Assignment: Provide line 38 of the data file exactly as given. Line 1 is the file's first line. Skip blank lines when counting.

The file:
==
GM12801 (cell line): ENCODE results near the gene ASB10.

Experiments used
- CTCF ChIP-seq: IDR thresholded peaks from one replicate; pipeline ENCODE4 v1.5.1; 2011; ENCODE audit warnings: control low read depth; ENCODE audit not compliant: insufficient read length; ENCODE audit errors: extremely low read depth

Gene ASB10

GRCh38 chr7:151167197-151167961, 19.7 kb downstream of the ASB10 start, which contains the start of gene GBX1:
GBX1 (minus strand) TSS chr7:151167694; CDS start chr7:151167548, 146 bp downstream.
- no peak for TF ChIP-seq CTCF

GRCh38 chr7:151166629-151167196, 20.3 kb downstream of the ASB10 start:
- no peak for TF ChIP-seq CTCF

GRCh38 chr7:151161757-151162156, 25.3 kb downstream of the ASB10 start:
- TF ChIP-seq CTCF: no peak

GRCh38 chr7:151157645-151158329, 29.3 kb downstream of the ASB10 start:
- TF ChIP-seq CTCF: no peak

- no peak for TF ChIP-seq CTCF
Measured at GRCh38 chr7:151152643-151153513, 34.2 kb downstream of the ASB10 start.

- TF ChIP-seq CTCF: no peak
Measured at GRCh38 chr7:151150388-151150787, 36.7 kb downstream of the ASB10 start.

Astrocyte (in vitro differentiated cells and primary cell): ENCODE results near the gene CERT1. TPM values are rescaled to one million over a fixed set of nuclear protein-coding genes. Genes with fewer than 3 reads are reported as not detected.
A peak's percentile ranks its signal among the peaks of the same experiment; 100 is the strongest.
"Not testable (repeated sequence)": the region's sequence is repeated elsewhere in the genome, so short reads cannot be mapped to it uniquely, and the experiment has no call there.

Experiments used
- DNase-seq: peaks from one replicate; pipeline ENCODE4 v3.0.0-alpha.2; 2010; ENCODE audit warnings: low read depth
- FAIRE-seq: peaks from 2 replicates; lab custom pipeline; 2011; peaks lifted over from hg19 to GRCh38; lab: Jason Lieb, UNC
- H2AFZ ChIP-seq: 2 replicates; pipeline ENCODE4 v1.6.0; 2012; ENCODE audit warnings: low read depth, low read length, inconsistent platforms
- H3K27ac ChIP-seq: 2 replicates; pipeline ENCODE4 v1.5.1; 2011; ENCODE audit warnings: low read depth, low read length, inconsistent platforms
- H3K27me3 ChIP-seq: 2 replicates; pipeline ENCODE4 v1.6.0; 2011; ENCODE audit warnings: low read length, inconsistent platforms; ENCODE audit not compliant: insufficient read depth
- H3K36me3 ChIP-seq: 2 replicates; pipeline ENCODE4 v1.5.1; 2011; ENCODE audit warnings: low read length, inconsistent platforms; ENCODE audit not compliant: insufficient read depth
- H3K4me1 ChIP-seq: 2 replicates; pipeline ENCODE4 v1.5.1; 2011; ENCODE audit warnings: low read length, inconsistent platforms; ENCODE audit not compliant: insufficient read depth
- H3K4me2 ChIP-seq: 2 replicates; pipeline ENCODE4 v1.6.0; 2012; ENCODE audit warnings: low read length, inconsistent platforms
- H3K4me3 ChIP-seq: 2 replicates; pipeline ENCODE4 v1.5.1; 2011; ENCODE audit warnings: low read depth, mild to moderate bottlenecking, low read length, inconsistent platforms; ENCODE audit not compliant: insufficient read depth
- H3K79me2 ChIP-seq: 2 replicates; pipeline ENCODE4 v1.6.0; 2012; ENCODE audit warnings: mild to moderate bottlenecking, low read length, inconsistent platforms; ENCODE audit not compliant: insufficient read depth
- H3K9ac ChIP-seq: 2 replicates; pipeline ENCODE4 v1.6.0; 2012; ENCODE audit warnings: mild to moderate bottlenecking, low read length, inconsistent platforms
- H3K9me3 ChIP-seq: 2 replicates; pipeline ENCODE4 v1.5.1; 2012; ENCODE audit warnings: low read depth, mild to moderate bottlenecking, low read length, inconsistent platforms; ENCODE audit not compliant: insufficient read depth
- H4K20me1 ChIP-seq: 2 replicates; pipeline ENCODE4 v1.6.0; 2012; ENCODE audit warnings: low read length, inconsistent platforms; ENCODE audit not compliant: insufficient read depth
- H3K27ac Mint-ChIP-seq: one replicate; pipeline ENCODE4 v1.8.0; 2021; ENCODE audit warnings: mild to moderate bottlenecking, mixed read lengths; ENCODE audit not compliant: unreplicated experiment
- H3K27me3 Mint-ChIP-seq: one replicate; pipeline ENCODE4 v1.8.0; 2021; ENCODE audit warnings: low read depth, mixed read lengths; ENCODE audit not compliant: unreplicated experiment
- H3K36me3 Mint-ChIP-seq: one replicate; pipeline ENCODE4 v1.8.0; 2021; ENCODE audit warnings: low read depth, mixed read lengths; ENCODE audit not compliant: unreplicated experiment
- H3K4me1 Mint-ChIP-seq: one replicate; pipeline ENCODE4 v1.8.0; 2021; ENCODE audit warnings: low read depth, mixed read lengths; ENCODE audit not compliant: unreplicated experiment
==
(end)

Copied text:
- H3K4me1 Mint-ChIP-seq: one replicate; pipeline ENCODE4 v1.8.0; 2021; ENCODE audit warnings: low read depth, mixed read lengths; ENCODE audit not compliant: unreplicated experiment